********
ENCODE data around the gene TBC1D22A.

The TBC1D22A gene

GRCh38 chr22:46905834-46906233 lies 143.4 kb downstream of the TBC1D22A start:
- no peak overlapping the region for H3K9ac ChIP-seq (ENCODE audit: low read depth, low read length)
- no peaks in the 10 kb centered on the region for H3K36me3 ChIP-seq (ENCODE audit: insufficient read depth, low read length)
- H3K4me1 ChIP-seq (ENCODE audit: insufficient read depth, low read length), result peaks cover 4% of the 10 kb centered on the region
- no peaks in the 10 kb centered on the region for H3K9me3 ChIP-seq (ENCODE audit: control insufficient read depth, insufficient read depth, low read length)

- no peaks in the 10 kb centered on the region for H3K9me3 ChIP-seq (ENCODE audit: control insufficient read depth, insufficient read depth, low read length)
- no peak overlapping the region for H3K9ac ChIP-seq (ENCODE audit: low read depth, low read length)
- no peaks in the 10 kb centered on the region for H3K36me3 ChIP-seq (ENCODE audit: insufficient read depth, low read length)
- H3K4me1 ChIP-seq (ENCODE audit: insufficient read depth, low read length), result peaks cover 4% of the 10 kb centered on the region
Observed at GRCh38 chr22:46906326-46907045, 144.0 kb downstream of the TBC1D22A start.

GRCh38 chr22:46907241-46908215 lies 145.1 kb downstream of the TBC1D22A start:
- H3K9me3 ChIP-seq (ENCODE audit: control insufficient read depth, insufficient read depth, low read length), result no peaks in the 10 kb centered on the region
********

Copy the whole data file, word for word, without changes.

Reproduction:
ENCODE data around the gene TBC1D22A.

The TBC1D22A gene

GRCh38 chr22:46905834-46906233 lies 143.4 kb downstream of the TBC1D22A start:
- no peak overlapping the region for H3K9ac ChIP-seq (ENCODE audit: low read depth, low read length)
- no peaks in the 10 kb centered on the region for H3K36me3 ChIP-seq (ENCODE audit: insufficient read depth, low read length)
- H3K4me1 ChIP-seq (ENCODE audit: insufficient read depth, low read length), result peaks cover 4% of the 10 kb centered on the region
- no peaks in the 10 kb centered on the region for H3K9me3 ChIP-seq (ENCODE audit: control insufficient read depth, insufficient read depth, low read length)

- no peaks in the 10 kb centered on the region for H3K9me3 ChIP-seq (ENCODE audit: control insufficient read depth, insufficient read depth, low read length)
- no peak overlapping the region for H3K9ac ChIP-seq (ENCODE audit: low read depth, low read length)
- no peaks in the 10 kb centered on the region for H3K36me3 ChIP-seq (ENCODE audit: insufficient read depth, low read length)
- H3K4me1 ChIP-seq (ENCODE audit: insufficient read depth, low read length), result peaks cover 4% of the 10 kb centered on the region
Observed at GRCh38 chr22:46906326-46907045, 144.0 kb downstream of the TBC1D22A start.

GRCh38 chr22:46907241-46908215 lies 145.1 kb downstream of the TBC1D22A start:
- H3K9me3 ChIP-seq (ENCODE audit: control insufficient read depth, insufficient read depth, low read length), result no peaks in the 10 kb centered on the region